Coveted handbags carry Hermès to strong growth to defy luxury slump

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Top-end French luxury company Hermès showed resilience amid a slowdown in the luxury sector, carried by high demand for its coveted handbags and strong growth in ready-to-wear fashion.

Hermès said on Friday that sales in the fourth quarter of 2023 grew 13 per cent to €3.36bn — ahead of forecasts from UBS — on top of already rapid growth in its biggest markets in North America and Asia during the same period. 

“In 2023, Hermès has once again cultivated its singularity and achieved an outstanding performance in all métiers and across all regions against a high base,” said executive chair Axel Dumas. 

Shares of the maker of Birkin bags — whose price tags start at about $10,000 and cannot simply be bought by walking into a shop — rose 4.3 per cent to an all-time high on Friday to €2,165.50 per share, giving Hermès a market capitalisation of €228.40bn. Most luxury groups’ shares have pared back from record highs since last spring as investors queried the sector’s future growth prospects after a multiyear boom, but Hermès has defied the trend and reached new peaks.

Sales for the year reached €13.43bn in 2023, up 16 per cent at current exchange rates compared with 2022, while net profit hit €4.31bn, up 28 per cent. The pace of growth for the year was slower than the 23 per cent increase in revenues achieved in 2022 as the luxury sector slowed from a multiyear pandemic era boom.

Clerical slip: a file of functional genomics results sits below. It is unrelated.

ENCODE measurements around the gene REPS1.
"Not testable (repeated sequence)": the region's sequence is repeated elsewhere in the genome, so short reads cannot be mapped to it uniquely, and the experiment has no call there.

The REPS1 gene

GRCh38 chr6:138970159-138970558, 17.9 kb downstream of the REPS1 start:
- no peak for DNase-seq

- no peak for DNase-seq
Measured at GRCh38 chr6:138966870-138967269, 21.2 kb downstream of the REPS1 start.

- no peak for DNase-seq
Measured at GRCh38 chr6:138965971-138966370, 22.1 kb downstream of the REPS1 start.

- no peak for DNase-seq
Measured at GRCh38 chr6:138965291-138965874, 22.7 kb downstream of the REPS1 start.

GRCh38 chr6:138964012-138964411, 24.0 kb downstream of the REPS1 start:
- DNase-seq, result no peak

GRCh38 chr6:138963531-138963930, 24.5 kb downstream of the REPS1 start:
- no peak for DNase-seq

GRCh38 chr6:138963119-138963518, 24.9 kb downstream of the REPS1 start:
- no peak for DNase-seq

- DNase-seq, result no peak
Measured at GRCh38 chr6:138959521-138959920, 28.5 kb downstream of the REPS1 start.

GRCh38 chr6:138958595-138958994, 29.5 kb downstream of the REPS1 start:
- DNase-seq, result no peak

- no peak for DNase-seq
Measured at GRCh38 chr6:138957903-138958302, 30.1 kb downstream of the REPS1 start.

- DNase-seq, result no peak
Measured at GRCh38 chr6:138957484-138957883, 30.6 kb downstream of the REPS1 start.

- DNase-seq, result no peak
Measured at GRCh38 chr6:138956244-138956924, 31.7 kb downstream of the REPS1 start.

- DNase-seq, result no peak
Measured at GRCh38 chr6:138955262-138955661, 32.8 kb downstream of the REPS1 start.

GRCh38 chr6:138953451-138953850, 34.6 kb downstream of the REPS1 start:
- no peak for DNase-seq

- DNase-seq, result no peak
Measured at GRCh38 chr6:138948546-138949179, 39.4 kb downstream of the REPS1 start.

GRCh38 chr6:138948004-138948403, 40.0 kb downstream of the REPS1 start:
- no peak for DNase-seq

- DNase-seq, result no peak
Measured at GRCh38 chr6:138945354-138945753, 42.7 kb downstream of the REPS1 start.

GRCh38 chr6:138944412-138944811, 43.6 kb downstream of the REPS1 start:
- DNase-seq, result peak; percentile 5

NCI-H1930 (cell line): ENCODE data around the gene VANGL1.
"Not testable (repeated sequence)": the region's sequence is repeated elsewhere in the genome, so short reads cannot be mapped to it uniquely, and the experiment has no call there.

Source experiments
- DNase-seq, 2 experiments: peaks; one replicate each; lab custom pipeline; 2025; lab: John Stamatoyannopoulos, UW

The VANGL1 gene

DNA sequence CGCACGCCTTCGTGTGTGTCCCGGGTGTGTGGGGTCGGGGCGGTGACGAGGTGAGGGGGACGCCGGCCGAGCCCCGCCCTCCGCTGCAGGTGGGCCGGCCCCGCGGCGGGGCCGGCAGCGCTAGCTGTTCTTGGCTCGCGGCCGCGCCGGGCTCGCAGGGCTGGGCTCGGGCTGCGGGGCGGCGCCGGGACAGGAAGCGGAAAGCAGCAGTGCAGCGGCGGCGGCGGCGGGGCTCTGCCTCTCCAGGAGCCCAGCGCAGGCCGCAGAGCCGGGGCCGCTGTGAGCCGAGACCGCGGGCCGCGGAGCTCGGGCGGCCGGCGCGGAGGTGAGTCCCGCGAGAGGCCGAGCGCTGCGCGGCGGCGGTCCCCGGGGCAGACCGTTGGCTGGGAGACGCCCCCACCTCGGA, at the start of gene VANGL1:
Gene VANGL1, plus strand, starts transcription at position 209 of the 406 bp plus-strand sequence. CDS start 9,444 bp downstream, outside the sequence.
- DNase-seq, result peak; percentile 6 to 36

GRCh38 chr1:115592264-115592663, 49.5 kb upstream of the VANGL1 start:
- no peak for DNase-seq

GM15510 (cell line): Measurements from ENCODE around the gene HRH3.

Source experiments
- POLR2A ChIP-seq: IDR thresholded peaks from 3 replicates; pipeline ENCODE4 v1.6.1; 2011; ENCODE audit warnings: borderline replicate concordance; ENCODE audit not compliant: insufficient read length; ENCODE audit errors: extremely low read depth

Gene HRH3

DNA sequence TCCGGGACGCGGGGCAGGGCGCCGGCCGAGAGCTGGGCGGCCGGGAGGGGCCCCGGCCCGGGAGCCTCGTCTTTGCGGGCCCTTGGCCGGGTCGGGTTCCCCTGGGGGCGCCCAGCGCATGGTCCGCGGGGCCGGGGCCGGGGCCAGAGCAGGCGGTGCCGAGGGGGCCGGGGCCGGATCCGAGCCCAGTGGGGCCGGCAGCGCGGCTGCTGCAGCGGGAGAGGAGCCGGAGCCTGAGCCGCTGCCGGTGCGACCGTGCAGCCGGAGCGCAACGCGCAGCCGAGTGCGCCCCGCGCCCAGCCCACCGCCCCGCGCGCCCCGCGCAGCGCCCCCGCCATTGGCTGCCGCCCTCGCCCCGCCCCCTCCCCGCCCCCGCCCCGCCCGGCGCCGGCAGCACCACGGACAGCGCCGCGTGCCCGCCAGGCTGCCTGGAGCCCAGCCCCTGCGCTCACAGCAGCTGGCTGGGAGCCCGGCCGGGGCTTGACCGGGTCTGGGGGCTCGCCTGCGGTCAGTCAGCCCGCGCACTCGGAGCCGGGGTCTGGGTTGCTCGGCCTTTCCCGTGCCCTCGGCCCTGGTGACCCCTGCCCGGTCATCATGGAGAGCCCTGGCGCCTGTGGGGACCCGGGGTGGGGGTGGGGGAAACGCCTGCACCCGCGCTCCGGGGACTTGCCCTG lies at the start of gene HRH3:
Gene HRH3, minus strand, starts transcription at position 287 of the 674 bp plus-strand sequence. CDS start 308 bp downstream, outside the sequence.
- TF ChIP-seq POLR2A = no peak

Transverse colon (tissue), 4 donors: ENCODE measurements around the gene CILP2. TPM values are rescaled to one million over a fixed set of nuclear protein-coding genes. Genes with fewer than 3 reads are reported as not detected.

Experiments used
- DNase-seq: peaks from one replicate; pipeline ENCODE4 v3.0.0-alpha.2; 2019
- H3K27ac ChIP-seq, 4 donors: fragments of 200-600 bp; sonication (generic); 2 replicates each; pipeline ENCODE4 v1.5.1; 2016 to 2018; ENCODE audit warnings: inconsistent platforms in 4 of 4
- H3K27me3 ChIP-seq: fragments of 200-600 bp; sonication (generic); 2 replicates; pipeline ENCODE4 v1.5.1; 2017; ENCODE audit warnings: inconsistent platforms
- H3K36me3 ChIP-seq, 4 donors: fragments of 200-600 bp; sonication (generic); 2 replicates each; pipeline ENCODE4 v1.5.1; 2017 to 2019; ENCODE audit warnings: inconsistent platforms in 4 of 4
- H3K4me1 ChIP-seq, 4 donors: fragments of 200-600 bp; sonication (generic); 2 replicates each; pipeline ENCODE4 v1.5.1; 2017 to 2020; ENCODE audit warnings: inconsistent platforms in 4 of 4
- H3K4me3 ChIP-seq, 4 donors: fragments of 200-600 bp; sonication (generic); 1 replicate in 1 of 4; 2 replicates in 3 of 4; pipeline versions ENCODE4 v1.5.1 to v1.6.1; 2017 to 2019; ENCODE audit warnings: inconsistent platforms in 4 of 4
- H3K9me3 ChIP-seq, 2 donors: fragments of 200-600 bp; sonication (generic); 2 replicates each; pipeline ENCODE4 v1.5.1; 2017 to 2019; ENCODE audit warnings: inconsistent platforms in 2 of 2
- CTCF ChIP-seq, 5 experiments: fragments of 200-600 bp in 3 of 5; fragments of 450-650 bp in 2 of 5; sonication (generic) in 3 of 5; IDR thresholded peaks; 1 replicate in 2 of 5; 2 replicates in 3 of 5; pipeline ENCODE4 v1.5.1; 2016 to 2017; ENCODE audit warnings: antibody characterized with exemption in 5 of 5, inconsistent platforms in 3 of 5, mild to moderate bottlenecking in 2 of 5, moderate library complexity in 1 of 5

The group had strong growth across all geographic regions, defying concerns about economic pressures on US and Chinese buyers. “We are very confident about the Chinese market . . . and see no interruptions in US trends,” Dumas said.

Hermès plans to increase leather goods production, its biggest source of revenue, by between 6 and 7 per cent this year. The company’s limited production capacities mean that demand for its bags outstrips supply — reinforcing their exclusivity but frustrating clients at times.

Dumas also said the company planned to increase prices by as much as 9 per cent in 2024, up from 7 per cent in 2023, reflecting higher production costs and currency fluctuations.

Hermès has established itself as one of the most reliable performers in the luxury industry, with its super high-end positioning and carefully managed production helping it to outperform even in tougher markets.

The company’s 2023 results reinforce the trend that groups with more upscale positioning in the sector — including Brunello Cucinelli and LVMH as well as Hermès — are achieving a soft landing with resilient growth, compared with groups that have a more aspirational clientele, such as Burberry and Kering, which have struggled. 

“Hermès powers on and beats both quarterly and full-year consensus,” said Luca Solca, analyst at Bernstein.

“Importantly leather goods is ahead and double digits in the quarter, defying the usual end of year lull . . . Hermès is yet another company to confirm reviving momentum of the American consumers, on the back of resurgent confidence and lower inflation,” he added.

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